We all, it seems, have a flawed predisposition to become consumed with other people’s failings and to live other’s lives vicariously.  Reality TV feeds this inate longing baking it into a range of menus from personal competitions to law enforcement.  Last week, 31.2m people devoured American Idol while 16m slowly savoured Survivor: Fiji.  While my family was gathered in the family room drinking in the acerbic sarcasm of Simon Cowell,  I was secretly taking in  the TV show, “Cops”.  I always feel guilty when landing on channel 58 – – just in time to watch a methamphetamine addict trying to outrace the entire Miami police force in his mother’s 1972 AMC Gremlin or a woman who has been on a binge for three straight weeks trying to convince the authorities she is Tsarist Princess Anastasia.  If I hear anyone coming towards my den, I quickly flip to ESPN.  How ‘bout those Yankees ?

And then there is “Jackass”, a show where faux stuntmen Johnny Knoxville, Weeman, Steve-O and Chris Pontius perform outrageously dangerous and insipid stunts.  I close the door to my office and laugh that deep, from the groin, painful laugh that only comes when you witness someone being injured doing something incredibly dumb.  “Jackass” gave rise to a follow on show called “ Wild Boys”.  The first episode of “Wild Boys” featured a sequence where Steve-O and Chris ate a variety of bizarre Asian foods culimnating in snorting wasabi mustard where they promptly, threw up.  Steve-O and Chris were then off to Africa where, donning only athletic supporters, they ran through a pride of lions dragging hams behind them on long hemp ropes.  This is about the point where being an arm chair historian, I wonder if the majority of Rome was watching a show called “ When Praetorian Guards Go Bad “ when the Barbarians  charged into the city limits and brought the great empire to its knees.  Or perhaps, everyone was wearing ipods and just did not hear them coming.

America is hooked on the empty carbohydrates of reality TV.  However, we cannot take credit for creating these cultural moon pies.   While it is true, like fast food and greenhouse gases, we are producing a disproportionate amount of reality TV,  Asia and Europe actually got the whole thing started.  It was Japanese and the Dutch who built on the theme and created game shows based on humiliation, survival and co-habitation. ( For those with stupid sense of humors like me, watch the YouTube episode of the Japanese reality show, Gaki No Tsukai – Silent Library, entitled: The Old Man Who Bites Tenderly, to illustrate just how “evolved” reality programming has become.)

TV pundits estimate literally thousands of new reality shows will be released in the next year.  I worry.  What does my fascination with other people’s misfortunes say about me ?  Why can I not skip to a channel that does not seek to demean, exploit, marginalize or ridicule ?  These shows are lugubriously seductive speakeasys.  Is one genetically predisposed to scheudenfreud ?  Was the Roman Colleseum a massive reality TV for the masses of the Empire so they might for a moment, be liberated from bad news of foreign wars, threat of plague, the increasing Roman deficit and the rising cost of chariots ?  Why can I not seem to resist this nightly dose of toxic cinema verite ?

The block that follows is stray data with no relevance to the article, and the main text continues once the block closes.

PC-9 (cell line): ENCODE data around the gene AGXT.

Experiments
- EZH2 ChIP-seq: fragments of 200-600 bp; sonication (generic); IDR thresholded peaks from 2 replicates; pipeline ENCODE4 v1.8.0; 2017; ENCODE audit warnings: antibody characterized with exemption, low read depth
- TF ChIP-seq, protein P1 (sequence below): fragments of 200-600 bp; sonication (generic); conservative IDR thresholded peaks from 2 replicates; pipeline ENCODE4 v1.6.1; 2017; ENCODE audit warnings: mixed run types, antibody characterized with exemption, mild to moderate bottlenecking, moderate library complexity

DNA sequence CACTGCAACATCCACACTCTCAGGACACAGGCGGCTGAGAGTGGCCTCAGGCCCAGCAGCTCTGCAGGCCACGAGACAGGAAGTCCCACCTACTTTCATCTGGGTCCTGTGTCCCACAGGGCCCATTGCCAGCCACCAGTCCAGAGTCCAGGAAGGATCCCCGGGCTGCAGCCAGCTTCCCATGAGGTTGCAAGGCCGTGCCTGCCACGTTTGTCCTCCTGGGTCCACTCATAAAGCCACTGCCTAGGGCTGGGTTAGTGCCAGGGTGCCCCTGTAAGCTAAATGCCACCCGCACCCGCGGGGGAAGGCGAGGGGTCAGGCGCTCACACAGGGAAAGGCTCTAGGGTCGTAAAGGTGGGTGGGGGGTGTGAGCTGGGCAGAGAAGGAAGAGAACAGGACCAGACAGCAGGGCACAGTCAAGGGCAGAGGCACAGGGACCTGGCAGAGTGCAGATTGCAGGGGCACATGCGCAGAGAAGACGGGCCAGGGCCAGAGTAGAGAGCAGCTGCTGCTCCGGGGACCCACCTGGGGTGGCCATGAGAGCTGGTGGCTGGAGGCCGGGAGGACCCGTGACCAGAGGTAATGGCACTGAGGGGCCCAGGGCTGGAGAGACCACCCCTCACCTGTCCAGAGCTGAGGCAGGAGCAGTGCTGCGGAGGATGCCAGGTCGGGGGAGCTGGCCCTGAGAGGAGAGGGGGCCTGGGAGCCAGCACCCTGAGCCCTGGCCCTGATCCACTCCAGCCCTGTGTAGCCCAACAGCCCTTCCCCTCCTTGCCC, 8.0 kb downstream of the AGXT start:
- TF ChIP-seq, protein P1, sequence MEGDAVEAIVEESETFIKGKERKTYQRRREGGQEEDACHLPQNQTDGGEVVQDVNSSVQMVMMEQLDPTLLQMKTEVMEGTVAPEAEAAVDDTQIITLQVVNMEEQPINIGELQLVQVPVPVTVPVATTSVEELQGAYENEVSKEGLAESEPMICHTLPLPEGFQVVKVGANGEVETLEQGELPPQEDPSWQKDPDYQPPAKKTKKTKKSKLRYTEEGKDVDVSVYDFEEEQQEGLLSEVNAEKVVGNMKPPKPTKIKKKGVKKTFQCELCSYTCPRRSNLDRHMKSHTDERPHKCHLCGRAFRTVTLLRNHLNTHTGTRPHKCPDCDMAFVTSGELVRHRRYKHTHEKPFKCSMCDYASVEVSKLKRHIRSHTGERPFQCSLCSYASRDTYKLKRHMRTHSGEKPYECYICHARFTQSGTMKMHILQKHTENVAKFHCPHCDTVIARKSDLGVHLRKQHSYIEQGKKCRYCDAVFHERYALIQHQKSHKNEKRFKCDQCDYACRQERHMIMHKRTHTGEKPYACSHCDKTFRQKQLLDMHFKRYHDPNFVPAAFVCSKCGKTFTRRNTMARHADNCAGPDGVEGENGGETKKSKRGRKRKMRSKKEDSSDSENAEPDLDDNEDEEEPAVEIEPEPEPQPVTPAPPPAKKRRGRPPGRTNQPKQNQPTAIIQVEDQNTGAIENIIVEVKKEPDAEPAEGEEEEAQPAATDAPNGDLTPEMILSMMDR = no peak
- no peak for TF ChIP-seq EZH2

The experts have divined that as many as half of American TV programs are now some variation of Reality TV.  I figure the other half must be some variation of ER or CSI and infomercials.  I was distraught to learn that as many as 82% of these shows are, in some way, shape or form, “scripted”.  What ?  You mean “Dog, The Bountyhunter” is really a security guard at a Chucky Cheese ?  Don’t tell me those uber babes of  “The Hills” are really Universal Studios tour guides.  Those long green spongey things on “ Fear factor” are not actually baboon adnoids?  The “Ghost Hunters” are not making contact with a thumping spirit but really just filming in a room over a night club in Soho with a big woofer? Flava Flav does not really don viking horns and a massive alarm clock around his neck when he goes out on dates ?  I feel like we need a new word for our salacious interest in other people’s false misfortunes, scheudenfreudfalshe.

I have a few ideas for shows.  There could be “Dancing With the Infidels” where Newt Gingrich, Gary Hart and Bill Clinton compete for a chance to run for an empty Senate seat.  No contestant is allowed to actually touch their partners or they will be eliminated.  “Rap and Cheese” could appeal to Francophiles by teaming up defrocked French politicians with hip hop artists in a race from Newark to Avignon.  There is so much potential material.

Another crack addict is being wrestled to the ground on “Cops”.  I realize that I am living in a time where the media is all too willing to enter my home to fuel my paranoia that the world is not full of possibilities, but instead choked with meth heads, terrorists and hookers.  I have become a nightly regular at the Fear and Consumption café where I get a healthy plate of “ Reality” TV, news and talk shows that fuels my concerns that my country is on the downward slope of its moral, spiritual, and economic preeminence.  It’s crowded in the F&C café and sometimes I have to wait for a seat.   While I realize that scheudenfreud is a natural human frailty, it is also a warning sign.  It’s a subtle hardening of the arteries in the chest of a pampered soul.  It can be mitigated by simply remembering that the real world is going on outside while reality TV flickers inside our homes.